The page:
"We have the privilege of living in freedom. But with that privilege comes the
responsibility to use our liberty to speak up for those who are denied it
… It is not only morally right that we should speak for the oppressed, it
is also in our national interests to do so. Dictators do not make the best
allies. Freedom and prosperity go together."
This was part of William Hague’s foreword to the first annual report of the Conservative Party Human Rights Commission which analysed the human rights situation in 18 countries, and ranked them in a "hall of shame" of the worst countries for freedoms, the rule of law, and human rights violations (see table below for overall rankings).
The recommendations of the report were to:
- Appoint a Human Rights Minister (see Sam Burke’s 100 Policies submission on this)
- Make it a requirement and objective for diplomats and embassies to support dissident groups against rogue governments (see Ben Rogers’ review of Mark Palmer’s book advocating this)
- Be consistent on arms trade policy
- Ensure systematic violators of human rights be barred from the UN Human Rights Council and grand resolutions such as 1674 and 1325 should actually be implemented fully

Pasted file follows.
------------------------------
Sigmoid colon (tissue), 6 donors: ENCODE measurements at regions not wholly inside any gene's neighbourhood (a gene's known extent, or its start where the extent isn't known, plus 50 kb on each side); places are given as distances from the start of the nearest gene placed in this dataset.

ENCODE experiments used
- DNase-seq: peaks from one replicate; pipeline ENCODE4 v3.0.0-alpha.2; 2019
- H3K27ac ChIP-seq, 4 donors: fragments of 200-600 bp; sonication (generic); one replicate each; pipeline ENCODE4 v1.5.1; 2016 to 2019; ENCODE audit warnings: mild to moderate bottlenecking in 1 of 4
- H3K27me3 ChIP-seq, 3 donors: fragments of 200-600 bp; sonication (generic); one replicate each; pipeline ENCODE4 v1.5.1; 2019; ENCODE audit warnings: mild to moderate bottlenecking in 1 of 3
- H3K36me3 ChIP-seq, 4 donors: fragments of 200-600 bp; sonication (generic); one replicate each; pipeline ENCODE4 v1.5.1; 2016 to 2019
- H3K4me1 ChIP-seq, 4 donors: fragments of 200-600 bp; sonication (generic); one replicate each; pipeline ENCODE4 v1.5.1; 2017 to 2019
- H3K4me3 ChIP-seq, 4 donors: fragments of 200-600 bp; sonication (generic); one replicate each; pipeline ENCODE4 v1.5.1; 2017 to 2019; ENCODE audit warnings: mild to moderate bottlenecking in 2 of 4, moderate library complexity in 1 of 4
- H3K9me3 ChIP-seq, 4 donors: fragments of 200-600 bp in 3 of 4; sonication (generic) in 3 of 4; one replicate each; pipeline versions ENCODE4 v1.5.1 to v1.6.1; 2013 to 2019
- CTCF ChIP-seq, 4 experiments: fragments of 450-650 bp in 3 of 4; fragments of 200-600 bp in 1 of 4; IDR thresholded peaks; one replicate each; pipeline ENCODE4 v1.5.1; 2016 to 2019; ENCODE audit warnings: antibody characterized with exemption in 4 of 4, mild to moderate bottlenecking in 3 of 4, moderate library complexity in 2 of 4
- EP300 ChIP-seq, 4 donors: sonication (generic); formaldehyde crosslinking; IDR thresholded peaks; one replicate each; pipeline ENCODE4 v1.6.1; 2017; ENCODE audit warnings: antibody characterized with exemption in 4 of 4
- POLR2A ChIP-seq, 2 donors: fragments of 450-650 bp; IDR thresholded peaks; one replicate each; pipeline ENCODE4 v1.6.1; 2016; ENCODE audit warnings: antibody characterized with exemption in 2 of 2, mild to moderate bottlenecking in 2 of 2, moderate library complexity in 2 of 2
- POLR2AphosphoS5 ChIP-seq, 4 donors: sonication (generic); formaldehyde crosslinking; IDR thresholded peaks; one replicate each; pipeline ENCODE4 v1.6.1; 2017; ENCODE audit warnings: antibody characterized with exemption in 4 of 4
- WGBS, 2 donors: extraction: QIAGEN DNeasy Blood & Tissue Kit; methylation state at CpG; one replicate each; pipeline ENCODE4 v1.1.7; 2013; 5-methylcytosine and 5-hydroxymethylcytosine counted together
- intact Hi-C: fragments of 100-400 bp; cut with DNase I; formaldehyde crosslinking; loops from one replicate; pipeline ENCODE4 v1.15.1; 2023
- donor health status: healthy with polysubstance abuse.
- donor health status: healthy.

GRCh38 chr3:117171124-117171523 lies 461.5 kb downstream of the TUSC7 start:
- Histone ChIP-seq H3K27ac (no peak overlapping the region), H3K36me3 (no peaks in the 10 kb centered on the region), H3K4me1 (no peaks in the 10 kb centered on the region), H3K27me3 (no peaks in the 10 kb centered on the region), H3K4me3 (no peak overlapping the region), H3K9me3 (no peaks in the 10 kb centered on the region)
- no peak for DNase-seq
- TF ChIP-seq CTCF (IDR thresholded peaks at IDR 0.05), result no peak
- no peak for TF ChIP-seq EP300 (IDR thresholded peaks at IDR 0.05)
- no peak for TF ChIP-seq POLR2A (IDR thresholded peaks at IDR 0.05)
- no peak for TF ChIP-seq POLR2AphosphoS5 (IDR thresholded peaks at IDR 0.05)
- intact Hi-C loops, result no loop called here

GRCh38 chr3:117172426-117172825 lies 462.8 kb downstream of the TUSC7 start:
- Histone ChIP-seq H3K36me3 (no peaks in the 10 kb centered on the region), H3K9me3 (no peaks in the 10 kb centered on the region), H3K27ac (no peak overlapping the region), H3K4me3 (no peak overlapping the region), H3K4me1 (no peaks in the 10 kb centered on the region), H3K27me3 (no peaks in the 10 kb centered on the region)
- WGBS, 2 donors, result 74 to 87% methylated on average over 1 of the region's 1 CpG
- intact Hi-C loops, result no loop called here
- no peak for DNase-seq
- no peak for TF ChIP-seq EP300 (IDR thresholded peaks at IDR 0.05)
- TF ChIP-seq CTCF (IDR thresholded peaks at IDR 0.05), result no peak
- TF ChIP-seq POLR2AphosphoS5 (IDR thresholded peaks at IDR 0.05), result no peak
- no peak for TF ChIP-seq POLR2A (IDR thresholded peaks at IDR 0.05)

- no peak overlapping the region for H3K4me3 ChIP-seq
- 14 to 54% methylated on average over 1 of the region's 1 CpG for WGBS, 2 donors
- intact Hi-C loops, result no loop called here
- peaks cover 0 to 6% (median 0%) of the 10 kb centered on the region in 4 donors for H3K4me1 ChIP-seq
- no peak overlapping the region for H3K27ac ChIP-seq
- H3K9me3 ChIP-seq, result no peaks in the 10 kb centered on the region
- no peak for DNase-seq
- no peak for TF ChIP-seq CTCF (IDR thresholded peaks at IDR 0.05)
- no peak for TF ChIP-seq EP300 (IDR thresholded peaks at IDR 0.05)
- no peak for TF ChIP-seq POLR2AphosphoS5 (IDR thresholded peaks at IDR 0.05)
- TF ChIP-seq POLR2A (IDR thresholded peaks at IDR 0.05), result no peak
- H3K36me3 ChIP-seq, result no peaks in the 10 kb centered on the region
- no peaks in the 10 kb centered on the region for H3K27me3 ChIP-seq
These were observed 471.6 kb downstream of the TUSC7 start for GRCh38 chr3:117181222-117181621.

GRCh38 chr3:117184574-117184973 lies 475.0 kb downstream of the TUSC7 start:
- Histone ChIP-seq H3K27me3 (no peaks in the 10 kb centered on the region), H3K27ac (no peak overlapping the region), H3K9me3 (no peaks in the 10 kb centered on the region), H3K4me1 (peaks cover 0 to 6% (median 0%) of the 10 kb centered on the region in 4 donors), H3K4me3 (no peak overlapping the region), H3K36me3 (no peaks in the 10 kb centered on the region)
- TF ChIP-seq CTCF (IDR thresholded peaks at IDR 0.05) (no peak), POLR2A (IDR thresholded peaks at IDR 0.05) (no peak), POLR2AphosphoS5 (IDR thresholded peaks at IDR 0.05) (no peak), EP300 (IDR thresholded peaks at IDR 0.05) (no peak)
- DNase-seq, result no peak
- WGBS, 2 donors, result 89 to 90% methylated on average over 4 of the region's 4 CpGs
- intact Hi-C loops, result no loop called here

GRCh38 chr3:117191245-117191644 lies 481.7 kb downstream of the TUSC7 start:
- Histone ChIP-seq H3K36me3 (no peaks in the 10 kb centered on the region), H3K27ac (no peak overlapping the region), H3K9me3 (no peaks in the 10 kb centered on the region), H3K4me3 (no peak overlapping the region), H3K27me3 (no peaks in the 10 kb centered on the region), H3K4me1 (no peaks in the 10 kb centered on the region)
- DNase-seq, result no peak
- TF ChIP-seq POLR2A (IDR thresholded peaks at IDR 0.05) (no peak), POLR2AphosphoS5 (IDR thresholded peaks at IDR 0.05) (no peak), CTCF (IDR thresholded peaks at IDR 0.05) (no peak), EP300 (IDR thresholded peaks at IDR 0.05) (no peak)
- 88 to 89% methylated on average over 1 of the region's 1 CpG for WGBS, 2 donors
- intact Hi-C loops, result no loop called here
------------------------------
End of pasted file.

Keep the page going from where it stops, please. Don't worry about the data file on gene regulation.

- Strengthen the Community of Democracies
- Consider military intervention, as a last resort, to stop major crimes of humanity
Speaking at the launch event event last night Hague highlighted some of the most striking examples of subjugation and violence:
The killing and torture of civilians and the displacement of up to
25,000 villagers in Burma’s Karen district in the course of 2006 alone;
- The 200,000 political prisoners incarcerated in North Korea’s jails,
who are the victims of a regime which is known to arbitrarily imprison
up to three generations for the transgression of a single individual;
- The victims of the Iranian regime, which as late as 2005 continued
to execute children and juvenile offenders, and which retains
floggings, stonings and amputations on its statute books.
- Or the thousands of victims of rape and ethnic cleansing in Darfur,
where, as I visited refugee camps, I heard tales of suffering and saw
scenes of poverty and degradation that I will never forget.
I strongly recommend reading this high quality report. Those who attended the launch last night included Liam Fox, David Davis and several MPs and Peers, and there was a strong consensus that the CPHRC has in one year made its mark as a serious, influential body.